The Baal Shem Tov, or Besht —  the founder of Chasidism — 
met the soul of the Messiah during an ascent to heaven. 
The Besht asked him, "When will the Master come?" 
The Messiah answered, "When your wellsprings break forth to the outside!" 
(from a letter written by the Besht to his brother-in-law about one of his soul ascents) 

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Ana Bekhoach liturgy

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Ana Bekhoach is one of the masterpieces of mystical prayer. Neohasid includes half-a-dozen nigunim for this prayer. You'll notice something unusual about Ana Bekhoach: the word "God" does not appear, nor do any traditional names for God like Adonai-YHVH or Eloheinu. Like the Kaddish, Ana BeKhoach addresses the divine at a level that is beyond the names for God that we normally use. This special language makes it a very powerful prayer, whether it's said in (well-translated) English or Hebrew.

How to use Ana Bekhoach

Ana BeKhoach is traditionally recited right before L'kha Dodi on Friday night, which makes it easy to fit into the Kabbalat Shabbat service even if it doesn't appear in your prayerbook. (It's also recited after counting the omer and even as part of lighting the Menorah.) One way to introduce the prayer to a community that hasn't seen it before is for the shaliach tsibur (prayer leader) to chant each line in Hebrew, and then have the community respond by chanting or reading the corresponding line in English.

While Ana Bekhoach is sung aloud in many communities, it's also traditional to recite Ana Bekhoach in a whisper, reflecting the mystical idea that the initial letters of Ana BeKhoach spell out the secret 42-letter name (or names) of God. Because of this belief, the line "Barukh Shem K'vod..." (Blessed be the name...) is added after the last verse of the prayer.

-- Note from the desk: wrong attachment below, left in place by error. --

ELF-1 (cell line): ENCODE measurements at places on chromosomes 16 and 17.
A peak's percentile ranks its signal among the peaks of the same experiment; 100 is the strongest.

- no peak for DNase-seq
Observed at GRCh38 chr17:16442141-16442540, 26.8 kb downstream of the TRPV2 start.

Read a Chasidic story about the mystical power and secret names of Ana BeKhoach.

Click on the image to download a PDF of Ana BeKhoach with linear translation and transliteration.

The translation and transliteration shown here come from Siddur Chaverim Kol Yisraeil, one of the finest prayerbooks devoted to Kabbalat Shabbat. Siddur Chaverim Kol Yisraeil was created by the Progressive Chavurah in Boston, with the help of people from chavurot across North America. It uses an original format and style that embodies the values of commitment to learning and openness to newcomers that the Havurah movement is known for. The English text for Ana BeKhoach found in the siddur is based on David Seidenberg's '93 translation of Kabbalat Shabbat.

Mark Frydenberg, the editor of the Siddur Chaverim Kol Yisrael, produced the formatting you see here, which fits a regular 8.5 x 11 sheet, especially for For more information, sample pages, etc., go to: Siddur Chaverim Kol Yisraeil.


I am wanting music using the SOLfegio scale.

[Can anyone help her? - Reb Duvid]

Posted by: phyllis kay sisson at December 4, 2007 4:52 AM

this a beautiful prayer.

Posted by: richard tanzer at May 1, 2008 4:16 AM


Design in progress © Rabbi David Mevorach Seidenberg 2006